When you are an animal assisted therapy team it is not just all about the dogs. The other end of the leash, the human, is as important when relating to clients.
Encouraging conversation is a big part of what we do and the animal is often the vehicle to do much more. During the Pet Partner evaluation we put a lot of emphasis on role playing and how the human volunteer will relate to those they work with. It is so much more than just bringing a dog into the mix.
This week Petey has been ill. He is recovering slowly but will probably not be able to work through the heat of the Las Vegas summer.
He has several weekly assignments that are just his, not my other dog, Benny. Petey is unique because he is so tiny and non-threatening, he can work places the other Love Dogs can’t.
I had considered taking Benny to some of these places but they really are not Benny’s forté and I also did not want to over work him either in the heat. He has enough to do through the week and needs the off days to just be a dog.
Most of our Love Dog facility partners do not have other volunteers who visit, just us with the dogs. So I wondered if my going on my own would be beneficial or not.
But now that Petey is going to have to take off a few weeks, I wanted to try visiting on my own. Why not? I did wonder if people would remember me without the tiny dog in my arms. Would people enjoy a visit from me when we could only talk about Petey and look at photos? Would they worry too much that he was not well?
So I went to one of our favorite facilities without a dog, a first for me!
I decided to simply tell people it was too hot for the tiny dog so he was taking the summer off.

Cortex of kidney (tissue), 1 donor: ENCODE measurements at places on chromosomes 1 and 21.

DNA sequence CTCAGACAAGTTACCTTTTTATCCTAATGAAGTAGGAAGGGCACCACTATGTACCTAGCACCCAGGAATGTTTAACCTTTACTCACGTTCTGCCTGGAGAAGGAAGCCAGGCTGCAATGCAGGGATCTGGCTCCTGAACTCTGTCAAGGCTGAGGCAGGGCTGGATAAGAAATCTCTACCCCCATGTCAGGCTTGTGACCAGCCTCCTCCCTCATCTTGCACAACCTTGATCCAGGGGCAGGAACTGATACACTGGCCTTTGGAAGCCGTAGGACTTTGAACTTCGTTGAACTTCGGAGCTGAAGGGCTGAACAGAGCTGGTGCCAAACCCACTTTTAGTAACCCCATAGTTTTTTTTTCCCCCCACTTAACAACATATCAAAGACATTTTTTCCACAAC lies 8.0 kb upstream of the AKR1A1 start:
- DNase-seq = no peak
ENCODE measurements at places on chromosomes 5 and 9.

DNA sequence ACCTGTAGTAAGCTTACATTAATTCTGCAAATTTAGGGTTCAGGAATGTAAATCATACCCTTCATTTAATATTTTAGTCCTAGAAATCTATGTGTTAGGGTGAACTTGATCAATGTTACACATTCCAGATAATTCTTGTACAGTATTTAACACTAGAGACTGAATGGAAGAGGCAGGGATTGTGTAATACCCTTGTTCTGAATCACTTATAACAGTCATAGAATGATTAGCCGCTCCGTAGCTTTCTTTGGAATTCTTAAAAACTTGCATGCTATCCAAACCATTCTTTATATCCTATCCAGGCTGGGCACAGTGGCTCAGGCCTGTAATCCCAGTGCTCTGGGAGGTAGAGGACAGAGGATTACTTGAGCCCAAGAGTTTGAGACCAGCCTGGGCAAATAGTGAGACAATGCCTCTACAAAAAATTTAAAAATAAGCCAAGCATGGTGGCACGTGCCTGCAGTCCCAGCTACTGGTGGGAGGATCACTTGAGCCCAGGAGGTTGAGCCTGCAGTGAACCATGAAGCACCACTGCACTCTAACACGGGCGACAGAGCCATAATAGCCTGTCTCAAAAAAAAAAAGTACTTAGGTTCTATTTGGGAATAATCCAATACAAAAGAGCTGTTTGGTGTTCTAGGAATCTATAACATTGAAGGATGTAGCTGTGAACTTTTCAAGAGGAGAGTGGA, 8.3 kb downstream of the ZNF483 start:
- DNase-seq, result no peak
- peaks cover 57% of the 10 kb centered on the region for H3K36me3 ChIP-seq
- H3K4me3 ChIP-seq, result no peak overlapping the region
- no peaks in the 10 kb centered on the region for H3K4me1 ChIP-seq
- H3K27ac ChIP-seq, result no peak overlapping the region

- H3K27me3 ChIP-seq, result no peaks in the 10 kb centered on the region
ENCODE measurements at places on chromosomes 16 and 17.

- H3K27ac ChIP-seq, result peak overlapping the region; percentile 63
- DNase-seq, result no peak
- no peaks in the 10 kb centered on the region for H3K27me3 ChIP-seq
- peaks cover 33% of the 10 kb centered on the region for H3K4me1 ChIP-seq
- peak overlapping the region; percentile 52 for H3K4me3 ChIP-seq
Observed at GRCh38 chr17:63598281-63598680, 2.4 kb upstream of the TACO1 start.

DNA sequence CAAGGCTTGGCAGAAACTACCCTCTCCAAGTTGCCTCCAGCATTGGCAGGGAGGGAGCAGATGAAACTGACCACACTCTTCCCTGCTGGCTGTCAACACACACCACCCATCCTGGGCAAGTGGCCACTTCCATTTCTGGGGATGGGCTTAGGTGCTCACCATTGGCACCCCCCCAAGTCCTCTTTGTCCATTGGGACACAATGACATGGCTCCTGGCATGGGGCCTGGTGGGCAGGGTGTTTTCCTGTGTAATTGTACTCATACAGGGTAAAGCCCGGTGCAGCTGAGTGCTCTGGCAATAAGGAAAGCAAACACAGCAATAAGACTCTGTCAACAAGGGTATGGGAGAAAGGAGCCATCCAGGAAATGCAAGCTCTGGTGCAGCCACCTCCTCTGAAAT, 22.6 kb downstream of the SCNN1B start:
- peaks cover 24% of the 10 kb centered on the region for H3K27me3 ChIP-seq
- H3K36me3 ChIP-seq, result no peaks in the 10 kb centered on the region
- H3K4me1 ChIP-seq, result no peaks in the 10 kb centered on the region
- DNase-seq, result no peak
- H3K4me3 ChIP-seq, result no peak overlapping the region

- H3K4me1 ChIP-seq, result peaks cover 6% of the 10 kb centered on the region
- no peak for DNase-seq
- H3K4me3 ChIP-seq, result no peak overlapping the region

I was absolutely delighted when one woman asked if I’m the lady who brings Petey, because I did not have the chance yet to explain about his not being with me. I told her the heat was not his friend and she wanted to hear how he was and I showed her some pictures of him resting at home. We sat and chatted a while and she seemed to enjoy the company.
Then I went to another place I usually bring Petey and had a similar experience. Because I told them upfront that he was just too small to go out in the hot summer and did not worry them with all the details, they were not overly concerned. They all knew who I was and made the connection to the dog at the other end of my leash. I told them how I had to give him water in a syringe so he got enough and had to really mash up his food so it was super soft. I told them he went to the doctor several times and they were taking good care of him.
Then I decided to have some children make get well cards for him and that turned out to be a great activity.
I told them Benny was being a very good brother and staying close to watch over him.
So while we are there to be Pet Partners with our animal, never forget the importance of what we as the human end of the leash contribute.